solar cells

Linked product

Scientific Image - Silicon Nanomembrane

Air bubbles trapped beneath a silicon crystal film are shown in this optical microscope image. Light passing through the bubbles creates the circular patterns and colors.

Extremely thin films like these have important electrical properties and therefore find numerous applications in ultra-fast computer chips and high-yield solar cells. This image shows an intermediate stage of their production; trapped air bubbles are removed in later processing.

• SIZE: The sample imaged is 27 nm thick and a few cm wide.

• IMAGING TOOL: Optical Microscope


Dye Sensitized (Raspberry Juice) Solar Cell, photo by Rashmi Nanjundaswamy for NISE Network

Linked product

Dye Sensitized (Raspberry Juice) Solar Cell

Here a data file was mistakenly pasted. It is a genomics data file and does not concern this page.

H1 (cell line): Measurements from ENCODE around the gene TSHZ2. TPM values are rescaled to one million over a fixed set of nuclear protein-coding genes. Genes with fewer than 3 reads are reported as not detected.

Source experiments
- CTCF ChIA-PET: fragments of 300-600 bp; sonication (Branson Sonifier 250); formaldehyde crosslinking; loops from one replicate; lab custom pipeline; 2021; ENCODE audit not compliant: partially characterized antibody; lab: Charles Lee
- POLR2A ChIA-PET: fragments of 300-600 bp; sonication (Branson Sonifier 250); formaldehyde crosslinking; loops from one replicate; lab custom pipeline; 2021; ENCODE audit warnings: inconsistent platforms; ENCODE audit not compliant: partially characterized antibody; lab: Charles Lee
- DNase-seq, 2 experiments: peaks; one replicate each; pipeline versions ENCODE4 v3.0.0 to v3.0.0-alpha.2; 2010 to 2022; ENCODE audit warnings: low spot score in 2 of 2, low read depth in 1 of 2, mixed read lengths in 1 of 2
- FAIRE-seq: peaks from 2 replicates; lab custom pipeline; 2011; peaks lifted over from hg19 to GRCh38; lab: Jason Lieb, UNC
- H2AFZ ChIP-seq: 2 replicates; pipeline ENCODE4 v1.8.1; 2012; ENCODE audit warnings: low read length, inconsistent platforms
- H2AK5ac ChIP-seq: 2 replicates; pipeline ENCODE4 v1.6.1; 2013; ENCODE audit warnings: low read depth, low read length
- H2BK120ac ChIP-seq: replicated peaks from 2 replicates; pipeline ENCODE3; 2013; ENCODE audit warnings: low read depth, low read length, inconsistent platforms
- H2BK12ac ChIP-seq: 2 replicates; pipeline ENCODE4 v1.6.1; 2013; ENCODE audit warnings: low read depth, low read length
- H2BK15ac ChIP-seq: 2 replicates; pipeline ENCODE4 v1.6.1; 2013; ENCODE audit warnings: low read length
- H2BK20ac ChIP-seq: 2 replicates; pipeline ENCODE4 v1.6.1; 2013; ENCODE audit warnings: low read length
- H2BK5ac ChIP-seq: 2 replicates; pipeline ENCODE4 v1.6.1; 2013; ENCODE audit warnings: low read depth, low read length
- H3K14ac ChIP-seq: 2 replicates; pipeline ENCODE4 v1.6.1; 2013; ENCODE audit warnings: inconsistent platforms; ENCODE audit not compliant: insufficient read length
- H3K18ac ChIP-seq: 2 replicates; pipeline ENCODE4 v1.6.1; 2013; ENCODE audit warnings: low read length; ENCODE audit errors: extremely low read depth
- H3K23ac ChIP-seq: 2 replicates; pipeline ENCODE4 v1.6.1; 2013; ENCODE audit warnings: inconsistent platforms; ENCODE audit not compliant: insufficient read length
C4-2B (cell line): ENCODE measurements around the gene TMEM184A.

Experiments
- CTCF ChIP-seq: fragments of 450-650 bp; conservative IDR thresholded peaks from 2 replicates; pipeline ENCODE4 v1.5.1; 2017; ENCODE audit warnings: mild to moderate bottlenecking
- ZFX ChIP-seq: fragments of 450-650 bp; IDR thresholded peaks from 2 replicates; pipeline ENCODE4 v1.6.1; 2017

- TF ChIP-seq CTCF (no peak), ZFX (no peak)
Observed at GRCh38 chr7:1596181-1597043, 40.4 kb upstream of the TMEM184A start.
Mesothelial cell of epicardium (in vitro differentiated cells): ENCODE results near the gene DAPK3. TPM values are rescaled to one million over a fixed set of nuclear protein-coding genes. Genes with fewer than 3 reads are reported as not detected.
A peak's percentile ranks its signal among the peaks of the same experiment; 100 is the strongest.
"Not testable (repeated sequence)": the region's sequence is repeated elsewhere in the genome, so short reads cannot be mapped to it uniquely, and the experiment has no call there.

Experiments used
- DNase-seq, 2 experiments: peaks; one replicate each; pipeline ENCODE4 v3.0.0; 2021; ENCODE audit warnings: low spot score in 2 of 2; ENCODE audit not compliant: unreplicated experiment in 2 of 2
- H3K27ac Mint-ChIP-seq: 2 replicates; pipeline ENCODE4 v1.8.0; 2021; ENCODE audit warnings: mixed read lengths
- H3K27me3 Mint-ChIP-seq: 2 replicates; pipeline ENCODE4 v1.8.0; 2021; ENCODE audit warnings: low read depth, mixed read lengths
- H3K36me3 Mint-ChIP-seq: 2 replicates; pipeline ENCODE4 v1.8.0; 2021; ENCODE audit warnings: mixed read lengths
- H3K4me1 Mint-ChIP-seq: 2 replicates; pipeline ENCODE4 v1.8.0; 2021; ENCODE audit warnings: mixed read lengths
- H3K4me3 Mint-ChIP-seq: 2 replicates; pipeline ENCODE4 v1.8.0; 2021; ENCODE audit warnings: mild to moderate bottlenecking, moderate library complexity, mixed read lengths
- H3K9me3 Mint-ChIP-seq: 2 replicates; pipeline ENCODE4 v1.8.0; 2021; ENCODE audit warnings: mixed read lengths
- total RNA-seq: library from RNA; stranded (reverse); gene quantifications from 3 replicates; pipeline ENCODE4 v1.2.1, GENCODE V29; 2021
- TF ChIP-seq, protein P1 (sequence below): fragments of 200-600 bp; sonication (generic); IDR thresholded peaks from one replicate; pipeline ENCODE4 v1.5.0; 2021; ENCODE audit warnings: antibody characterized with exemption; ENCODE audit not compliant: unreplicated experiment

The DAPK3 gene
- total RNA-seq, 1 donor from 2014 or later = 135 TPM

Dye Sensitized (Raspberry Juice)Solar Cells is a hands-on activity adapted for classroom by UW MRSEC. This solar cell was invented by Michael Grätzel and Brian O'Regan at the École Polytechnique Fédérale de Lausanne in 1991. They are also known as Grätzel cells. In this activity students build a dye-sensitized solar cell using nanocrystalline titanium dioxide and raspberry juice. They then test the response of these solar cells to light (overhead projector or sun light). They also explore the effects of different 'dyes' on the performance of the solar cell.


Subscribe to RSS - solar cells